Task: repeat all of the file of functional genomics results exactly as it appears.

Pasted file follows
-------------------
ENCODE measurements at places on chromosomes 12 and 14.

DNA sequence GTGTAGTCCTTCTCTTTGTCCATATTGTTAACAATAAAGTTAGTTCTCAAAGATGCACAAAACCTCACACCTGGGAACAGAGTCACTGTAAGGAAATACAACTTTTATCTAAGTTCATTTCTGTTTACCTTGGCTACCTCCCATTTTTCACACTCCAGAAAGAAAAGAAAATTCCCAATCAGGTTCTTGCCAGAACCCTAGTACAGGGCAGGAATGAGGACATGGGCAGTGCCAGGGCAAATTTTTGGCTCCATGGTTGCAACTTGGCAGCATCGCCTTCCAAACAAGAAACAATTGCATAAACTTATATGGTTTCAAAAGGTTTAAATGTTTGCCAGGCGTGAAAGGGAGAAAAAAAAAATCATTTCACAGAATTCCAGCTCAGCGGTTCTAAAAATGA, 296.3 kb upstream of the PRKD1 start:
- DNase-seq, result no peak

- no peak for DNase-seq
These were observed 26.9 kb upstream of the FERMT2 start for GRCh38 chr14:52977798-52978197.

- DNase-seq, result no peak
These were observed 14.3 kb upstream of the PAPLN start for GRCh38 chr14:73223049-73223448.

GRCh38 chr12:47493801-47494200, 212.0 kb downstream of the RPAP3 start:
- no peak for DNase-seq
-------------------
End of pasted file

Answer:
ENCODE measurements at places on chromosomes 12 and 14.

DNA sequence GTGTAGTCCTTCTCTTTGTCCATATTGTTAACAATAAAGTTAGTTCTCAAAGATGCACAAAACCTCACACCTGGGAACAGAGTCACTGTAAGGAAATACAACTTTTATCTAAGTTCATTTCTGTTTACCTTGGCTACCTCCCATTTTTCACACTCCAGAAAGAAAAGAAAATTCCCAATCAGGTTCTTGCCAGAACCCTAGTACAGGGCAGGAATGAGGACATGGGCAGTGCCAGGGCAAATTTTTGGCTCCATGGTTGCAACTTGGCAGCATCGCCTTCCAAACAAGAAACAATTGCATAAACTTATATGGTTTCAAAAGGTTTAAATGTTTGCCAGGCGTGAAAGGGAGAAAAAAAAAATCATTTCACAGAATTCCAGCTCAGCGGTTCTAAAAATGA, 296.3 kb upstream of the PRKD1 start:
- DNase-seq, result no peak

- no peak for DNase-seq
These were observed 26.9 kb upstream of the FERMT2 start for GRCh38 chr14:52977798-52978197.

- DNase-seq, result no peak
These were observed 14.3 kb upstream of the PAPLN start for GRCh38 chr14:73223049-73223448.

GRCh38 chr12:47493801-47494200, 212.0 kb downstream of the RPAP3 start:
- no peak for DNase-seq